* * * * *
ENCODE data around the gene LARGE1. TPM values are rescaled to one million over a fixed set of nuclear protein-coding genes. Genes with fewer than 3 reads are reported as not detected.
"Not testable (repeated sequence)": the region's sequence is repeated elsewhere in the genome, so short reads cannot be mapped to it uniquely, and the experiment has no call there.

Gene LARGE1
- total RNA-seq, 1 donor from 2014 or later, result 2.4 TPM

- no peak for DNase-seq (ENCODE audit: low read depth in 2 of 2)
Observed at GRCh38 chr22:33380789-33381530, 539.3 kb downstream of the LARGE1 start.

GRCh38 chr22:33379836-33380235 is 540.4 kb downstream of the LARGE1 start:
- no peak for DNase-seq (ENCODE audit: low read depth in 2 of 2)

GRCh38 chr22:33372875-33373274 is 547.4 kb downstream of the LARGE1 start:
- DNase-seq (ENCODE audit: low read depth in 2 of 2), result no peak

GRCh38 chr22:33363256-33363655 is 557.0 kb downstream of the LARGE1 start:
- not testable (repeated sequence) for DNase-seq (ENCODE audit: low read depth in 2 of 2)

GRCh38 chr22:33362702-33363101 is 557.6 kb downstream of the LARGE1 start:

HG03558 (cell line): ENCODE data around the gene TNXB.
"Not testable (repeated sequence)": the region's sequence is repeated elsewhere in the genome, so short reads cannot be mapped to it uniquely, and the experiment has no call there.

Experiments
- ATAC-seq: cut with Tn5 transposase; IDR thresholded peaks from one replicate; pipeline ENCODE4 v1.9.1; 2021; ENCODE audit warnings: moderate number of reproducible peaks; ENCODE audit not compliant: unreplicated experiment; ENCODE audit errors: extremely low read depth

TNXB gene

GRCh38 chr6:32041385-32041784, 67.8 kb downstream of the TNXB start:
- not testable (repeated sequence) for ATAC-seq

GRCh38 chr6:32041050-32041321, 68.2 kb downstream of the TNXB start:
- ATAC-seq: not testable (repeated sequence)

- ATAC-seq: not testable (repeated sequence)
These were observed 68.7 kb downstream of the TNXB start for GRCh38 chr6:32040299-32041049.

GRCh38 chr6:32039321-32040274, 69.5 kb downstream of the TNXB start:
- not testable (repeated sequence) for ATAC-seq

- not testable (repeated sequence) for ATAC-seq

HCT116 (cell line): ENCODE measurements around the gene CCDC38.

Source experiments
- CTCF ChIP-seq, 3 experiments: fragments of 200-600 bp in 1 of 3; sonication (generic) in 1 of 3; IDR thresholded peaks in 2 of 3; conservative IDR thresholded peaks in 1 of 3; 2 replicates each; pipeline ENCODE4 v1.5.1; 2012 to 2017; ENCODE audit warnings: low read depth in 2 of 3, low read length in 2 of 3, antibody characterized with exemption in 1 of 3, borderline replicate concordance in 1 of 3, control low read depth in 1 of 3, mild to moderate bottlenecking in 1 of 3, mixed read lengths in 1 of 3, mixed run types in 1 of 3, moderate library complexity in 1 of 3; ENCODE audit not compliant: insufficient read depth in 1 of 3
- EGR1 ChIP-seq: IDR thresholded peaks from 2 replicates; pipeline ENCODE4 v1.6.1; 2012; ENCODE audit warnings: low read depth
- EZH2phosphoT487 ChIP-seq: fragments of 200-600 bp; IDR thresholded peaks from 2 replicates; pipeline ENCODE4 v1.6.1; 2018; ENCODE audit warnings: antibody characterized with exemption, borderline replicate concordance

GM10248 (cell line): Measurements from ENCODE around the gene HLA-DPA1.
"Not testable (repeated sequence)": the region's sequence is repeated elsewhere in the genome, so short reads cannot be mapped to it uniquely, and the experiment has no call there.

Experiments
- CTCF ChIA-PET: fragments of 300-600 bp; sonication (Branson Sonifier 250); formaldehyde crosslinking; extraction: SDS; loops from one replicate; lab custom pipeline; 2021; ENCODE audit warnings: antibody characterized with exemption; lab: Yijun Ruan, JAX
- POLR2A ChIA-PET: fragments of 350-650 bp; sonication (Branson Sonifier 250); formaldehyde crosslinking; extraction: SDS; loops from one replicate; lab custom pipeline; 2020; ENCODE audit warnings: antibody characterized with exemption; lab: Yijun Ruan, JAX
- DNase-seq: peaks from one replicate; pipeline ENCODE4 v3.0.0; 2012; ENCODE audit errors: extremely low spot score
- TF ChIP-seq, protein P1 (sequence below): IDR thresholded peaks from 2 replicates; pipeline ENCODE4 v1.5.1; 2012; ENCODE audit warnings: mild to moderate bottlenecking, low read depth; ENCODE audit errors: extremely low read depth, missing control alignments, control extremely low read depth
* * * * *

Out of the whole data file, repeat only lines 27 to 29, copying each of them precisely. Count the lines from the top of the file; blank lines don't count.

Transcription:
- not testable (repeated sequence) for ATAC-seq

HCT116 (cell line): ENCODE measurements around the gene CCDC38.

Source experiments